One of my favorite parts about Heggie’s score is how fluid it is even as it becomes the base for the dialogue between the characters. Unlike other modern composers who shy away from melodies and lyricism, his music is accessible but uniquely modern at the same time with obvious nods to popular music like jazz and the blues which are so part of this southern American story. In Terrence McNally’s libretto we find a powerful, detailed and very human story told from both sides of the death penalty issue without pandering to either side.
As Sister Helen, soprano Jennifer Rivera is not only our guide to the story but also the voice of a troubled soul who is trying to make sense of her spiritual compass while facing the reality of all the victims. Possessing a delicate, expressive voice, Rivera portrays Sister Helen with a lot of heart and conscience as she questions herself on whether she can forgive De Rocher and get him to repent before his death.
Act II accelerates us to the dooming climax but we finally get some intimate, human moments between De Rocher and Sister Helen on the evening before his execution date of August 4th at midnight. In a light hearted, moving scene, we find that both of the characters are huge fans of Elvis Presley which sets in motion De Rocher’s eventual path to confession.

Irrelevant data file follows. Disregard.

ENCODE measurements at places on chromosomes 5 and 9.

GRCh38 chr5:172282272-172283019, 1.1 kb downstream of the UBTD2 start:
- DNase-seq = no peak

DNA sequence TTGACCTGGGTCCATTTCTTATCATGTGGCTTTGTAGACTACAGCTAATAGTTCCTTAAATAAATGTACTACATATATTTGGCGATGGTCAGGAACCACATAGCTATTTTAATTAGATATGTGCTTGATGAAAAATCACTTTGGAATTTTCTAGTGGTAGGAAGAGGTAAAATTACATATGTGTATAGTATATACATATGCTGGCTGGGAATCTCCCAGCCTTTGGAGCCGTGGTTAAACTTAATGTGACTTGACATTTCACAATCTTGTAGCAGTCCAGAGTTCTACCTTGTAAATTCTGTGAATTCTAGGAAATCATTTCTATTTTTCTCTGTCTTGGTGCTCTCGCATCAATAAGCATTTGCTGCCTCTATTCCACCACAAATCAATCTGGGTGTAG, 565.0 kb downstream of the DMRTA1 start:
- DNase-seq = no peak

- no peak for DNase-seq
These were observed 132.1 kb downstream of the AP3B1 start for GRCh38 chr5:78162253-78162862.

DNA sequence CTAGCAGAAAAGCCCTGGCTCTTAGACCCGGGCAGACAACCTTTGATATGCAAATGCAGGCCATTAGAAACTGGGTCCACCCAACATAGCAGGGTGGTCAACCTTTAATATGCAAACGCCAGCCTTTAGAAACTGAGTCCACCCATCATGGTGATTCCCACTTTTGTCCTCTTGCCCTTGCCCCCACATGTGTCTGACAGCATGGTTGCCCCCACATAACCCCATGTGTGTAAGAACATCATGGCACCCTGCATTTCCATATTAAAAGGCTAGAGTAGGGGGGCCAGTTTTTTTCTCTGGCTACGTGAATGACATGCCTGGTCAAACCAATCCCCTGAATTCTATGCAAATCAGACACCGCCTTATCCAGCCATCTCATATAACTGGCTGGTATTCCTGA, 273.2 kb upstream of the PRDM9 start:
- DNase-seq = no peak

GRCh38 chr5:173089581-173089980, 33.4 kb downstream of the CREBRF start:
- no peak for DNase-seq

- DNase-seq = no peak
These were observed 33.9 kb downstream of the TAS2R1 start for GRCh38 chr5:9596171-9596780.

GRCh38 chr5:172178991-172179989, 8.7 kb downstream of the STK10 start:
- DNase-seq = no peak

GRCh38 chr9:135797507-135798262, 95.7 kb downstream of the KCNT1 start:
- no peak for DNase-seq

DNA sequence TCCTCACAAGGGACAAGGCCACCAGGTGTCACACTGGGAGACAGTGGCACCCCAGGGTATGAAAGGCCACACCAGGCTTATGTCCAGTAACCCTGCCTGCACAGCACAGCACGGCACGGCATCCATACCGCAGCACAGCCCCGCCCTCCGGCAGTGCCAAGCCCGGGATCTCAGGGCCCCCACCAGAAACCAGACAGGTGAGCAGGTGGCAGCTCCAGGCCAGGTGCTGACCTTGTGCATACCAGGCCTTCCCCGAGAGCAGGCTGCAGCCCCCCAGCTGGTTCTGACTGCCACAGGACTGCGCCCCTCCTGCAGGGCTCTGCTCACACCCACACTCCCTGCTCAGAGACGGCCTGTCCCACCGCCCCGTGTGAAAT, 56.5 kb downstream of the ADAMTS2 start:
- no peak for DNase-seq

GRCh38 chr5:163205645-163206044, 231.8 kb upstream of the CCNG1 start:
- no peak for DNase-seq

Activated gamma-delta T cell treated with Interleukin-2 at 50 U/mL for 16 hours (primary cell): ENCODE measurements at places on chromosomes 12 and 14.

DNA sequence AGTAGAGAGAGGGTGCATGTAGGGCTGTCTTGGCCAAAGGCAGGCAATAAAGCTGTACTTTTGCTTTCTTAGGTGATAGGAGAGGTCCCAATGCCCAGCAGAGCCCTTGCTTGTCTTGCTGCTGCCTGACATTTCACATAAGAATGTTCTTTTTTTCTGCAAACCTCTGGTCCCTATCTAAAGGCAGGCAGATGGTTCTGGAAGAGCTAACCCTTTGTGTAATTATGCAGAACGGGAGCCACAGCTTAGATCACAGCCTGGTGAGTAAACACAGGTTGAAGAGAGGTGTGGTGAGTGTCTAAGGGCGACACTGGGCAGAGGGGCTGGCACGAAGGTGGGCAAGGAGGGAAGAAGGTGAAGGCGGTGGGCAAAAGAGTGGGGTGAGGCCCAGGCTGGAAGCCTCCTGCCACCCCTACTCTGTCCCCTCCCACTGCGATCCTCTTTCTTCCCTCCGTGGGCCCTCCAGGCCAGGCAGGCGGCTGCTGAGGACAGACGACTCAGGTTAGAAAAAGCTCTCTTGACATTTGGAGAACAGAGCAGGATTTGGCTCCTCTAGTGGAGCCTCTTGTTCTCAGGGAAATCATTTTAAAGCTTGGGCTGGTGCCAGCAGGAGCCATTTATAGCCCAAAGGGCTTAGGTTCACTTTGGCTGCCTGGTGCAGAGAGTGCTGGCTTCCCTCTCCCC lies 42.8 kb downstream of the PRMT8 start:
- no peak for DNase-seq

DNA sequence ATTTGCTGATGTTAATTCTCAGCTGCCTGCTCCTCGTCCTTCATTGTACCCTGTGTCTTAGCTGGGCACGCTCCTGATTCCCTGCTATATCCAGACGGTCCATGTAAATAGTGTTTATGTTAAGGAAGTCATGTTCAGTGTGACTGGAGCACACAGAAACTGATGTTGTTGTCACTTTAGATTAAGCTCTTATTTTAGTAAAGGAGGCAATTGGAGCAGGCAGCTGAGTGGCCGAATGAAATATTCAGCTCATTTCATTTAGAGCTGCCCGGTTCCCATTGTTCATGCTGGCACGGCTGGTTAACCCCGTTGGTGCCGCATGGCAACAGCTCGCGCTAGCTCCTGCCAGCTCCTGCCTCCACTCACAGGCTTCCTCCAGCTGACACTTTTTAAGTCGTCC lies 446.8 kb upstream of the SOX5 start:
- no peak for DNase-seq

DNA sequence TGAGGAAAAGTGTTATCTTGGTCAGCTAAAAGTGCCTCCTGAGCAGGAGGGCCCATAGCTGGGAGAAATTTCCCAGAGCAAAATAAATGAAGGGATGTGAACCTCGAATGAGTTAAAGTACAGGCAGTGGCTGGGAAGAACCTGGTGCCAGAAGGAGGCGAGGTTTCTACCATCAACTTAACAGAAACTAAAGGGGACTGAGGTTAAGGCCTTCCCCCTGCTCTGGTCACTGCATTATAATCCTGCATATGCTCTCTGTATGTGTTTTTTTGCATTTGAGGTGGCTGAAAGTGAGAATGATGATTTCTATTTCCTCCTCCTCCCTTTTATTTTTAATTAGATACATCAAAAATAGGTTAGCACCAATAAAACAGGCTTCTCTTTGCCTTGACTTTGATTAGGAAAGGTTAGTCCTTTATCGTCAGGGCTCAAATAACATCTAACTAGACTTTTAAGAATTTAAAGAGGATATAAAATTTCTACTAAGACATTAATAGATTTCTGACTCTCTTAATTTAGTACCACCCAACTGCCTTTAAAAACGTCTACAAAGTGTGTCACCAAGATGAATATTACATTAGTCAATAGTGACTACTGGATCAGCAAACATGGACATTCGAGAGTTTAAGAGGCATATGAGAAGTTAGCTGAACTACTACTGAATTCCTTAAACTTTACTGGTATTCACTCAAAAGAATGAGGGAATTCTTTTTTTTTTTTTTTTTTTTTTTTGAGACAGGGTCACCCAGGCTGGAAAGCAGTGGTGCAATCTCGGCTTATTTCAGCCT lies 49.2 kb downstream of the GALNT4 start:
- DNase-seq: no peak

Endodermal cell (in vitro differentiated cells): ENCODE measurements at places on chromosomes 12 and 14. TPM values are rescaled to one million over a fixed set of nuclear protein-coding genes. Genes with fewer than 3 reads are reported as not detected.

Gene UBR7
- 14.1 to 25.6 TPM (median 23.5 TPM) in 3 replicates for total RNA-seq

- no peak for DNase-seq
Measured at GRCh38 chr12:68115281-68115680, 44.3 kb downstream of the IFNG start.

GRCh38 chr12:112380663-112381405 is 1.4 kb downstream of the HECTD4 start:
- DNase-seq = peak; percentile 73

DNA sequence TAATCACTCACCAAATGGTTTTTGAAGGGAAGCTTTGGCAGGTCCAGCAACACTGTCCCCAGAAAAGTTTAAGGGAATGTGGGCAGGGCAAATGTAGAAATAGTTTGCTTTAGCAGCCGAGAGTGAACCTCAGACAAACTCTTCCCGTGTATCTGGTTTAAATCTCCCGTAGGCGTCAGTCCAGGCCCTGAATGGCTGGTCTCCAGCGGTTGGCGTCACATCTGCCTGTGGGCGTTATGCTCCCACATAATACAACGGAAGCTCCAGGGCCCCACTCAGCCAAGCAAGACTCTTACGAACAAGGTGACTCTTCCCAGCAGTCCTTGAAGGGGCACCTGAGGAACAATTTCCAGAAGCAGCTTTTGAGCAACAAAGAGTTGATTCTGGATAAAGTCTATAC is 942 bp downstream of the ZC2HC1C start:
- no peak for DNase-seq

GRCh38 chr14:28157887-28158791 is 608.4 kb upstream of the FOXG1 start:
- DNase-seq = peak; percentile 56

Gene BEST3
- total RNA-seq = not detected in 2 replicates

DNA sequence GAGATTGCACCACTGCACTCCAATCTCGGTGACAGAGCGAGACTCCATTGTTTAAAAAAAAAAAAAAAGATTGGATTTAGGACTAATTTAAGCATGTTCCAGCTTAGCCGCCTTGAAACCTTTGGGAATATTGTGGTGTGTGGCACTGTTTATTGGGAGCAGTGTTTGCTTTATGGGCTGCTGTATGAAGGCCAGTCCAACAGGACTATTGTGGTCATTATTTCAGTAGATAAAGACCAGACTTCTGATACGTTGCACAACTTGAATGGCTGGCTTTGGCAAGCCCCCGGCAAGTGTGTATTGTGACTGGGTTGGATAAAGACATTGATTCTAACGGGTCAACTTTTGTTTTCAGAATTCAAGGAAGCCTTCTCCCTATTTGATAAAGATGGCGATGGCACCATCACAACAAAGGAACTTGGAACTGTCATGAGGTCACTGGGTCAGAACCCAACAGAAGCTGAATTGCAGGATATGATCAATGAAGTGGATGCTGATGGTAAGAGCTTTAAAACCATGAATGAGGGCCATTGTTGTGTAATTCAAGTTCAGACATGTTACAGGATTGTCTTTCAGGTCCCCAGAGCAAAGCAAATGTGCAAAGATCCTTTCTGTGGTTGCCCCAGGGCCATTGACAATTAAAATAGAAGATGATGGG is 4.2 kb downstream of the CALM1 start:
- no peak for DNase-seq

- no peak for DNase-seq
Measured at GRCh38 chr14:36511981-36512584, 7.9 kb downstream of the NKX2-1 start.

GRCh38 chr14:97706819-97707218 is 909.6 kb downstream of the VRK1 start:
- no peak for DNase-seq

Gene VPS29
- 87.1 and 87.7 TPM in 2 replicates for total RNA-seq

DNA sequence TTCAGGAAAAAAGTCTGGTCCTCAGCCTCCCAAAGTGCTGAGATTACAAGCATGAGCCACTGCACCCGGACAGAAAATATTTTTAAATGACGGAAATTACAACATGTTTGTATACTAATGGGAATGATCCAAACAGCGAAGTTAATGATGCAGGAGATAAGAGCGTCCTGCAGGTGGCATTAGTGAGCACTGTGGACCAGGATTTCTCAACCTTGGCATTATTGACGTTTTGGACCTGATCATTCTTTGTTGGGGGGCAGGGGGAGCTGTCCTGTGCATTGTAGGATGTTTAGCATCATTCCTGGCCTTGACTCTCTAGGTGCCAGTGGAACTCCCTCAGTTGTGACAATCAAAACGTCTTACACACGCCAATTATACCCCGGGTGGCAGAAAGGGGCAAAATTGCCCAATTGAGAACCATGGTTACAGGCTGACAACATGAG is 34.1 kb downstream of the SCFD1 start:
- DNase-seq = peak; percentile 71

As the time of the execution approaches, Sister Helen needs to know what really happened the night of the murder and this produces one of the evening’s most dramatic moments as De Rocher explains his reason for the murder and the events leading up to them. Was he a victim of circumstances? Did he take the fall for his younger brother who took part in the crime? Is he a hero or a villain? In an act of love, both characters make peace with their souls as De Rocher is taken in chains to be strapped down in the almost cross-like lethal injection table.
With the entire ensemble in the background, De Rocher finally asks forgiveness from the victim’s parents as he slowly descends into death while telling Sister Helen that he loves her. The cast exits the stage with the exception of the victim’s ghosts who escort De Rocher’s body into the darkness while Sister Helen sings the same hymn, “He Will Gather Us Around,” from the beginning of the opera.